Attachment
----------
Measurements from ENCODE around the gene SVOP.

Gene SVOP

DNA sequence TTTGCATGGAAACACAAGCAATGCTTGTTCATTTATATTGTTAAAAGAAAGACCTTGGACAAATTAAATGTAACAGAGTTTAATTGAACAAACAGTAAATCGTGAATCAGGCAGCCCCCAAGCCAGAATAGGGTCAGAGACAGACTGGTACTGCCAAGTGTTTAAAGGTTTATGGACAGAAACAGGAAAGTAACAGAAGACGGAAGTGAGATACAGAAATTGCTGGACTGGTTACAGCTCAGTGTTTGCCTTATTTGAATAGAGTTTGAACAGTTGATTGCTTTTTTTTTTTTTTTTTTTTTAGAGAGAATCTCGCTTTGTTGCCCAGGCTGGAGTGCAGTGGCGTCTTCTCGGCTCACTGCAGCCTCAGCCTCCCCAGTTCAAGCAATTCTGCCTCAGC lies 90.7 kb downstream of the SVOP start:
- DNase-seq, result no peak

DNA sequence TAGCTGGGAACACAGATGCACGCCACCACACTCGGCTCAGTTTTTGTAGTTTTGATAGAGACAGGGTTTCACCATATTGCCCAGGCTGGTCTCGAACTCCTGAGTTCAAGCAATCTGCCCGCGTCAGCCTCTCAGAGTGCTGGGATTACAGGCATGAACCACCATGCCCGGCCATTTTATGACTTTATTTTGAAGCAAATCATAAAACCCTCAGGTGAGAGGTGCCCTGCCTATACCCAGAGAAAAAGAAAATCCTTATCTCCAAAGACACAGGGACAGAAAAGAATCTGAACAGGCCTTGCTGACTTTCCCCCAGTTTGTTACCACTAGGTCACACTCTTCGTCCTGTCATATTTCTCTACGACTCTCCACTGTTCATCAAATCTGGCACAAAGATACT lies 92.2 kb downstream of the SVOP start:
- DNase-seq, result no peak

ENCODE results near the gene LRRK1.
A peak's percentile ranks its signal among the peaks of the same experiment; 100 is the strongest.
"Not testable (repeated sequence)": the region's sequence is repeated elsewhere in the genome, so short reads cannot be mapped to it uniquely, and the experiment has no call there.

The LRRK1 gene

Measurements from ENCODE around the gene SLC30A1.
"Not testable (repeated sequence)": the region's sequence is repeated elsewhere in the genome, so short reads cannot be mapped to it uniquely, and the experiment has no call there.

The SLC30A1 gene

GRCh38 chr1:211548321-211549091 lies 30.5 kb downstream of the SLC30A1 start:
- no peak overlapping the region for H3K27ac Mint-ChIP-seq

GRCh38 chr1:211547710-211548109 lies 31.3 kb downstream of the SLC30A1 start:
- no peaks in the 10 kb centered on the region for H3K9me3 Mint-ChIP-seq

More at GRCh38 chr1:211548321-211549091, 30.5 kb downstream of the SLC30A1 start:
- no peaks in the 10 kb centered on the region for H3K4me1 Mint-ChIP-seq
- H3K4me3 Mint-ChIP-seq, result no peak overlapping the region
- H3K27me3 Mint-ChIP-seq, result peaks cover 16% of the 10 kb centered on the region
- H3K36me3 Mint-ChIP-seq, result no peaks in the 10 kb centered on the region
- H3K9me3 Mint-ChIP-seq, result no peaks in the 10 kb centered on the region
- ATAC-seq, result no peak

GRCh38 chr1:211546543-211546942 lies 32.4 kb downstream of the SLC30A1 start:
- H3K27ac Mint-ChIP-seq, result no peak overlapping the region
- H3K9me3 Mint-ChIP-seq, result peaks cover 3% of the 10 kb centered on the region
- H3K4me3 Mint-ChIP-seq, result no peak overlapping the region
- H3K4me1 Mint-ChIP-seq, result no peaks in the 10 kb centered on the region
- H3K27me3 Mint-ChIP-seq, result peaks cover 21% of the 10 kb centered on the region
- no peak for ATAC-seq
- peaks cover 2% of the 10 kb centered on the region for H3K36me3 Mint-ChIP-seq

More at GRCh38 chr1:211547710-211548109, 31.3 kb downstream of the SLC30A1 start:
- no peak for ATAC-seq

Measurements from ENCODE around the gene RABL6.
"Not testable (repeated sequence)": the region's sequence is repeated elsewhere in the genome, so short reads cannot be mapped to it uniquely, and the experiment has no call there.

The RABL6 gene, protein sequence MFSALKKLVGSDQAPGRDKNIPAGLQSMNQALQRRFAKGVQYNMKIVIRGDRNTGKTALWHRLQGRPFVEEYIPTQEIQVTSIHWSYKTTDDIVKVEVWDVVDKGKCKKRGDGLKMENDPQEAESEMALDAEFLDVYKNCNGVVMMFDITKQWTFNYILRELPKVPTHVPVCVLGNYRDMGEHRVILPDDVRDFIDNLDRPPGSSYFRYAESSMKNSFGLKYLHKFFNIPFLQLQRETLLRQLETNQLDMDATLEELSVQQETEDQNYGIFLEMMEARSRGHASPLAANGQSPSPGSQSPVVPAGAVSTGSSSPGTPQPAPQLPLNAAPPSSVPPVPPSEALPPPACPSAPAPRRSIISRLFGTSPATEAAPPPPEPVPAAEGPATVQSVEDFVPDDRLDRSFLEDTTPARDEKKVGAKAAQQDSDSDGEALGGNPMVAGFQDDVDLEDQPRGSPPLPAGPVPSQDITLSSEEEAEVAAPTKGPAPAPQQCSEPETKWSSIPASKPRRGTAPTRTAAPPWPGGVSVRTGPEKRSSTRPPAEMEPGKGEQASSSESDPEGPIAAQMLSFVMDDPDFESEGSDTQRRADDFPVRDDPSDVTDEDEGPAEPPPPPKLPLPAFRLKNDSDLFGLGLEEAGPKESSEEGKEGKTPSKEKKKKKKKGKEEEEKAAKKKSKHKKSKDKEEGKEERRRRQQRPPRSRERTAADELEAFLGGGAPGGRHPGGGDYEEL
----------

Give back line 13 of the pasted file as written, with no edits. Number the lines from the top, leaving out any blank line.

The SLC30A1 gene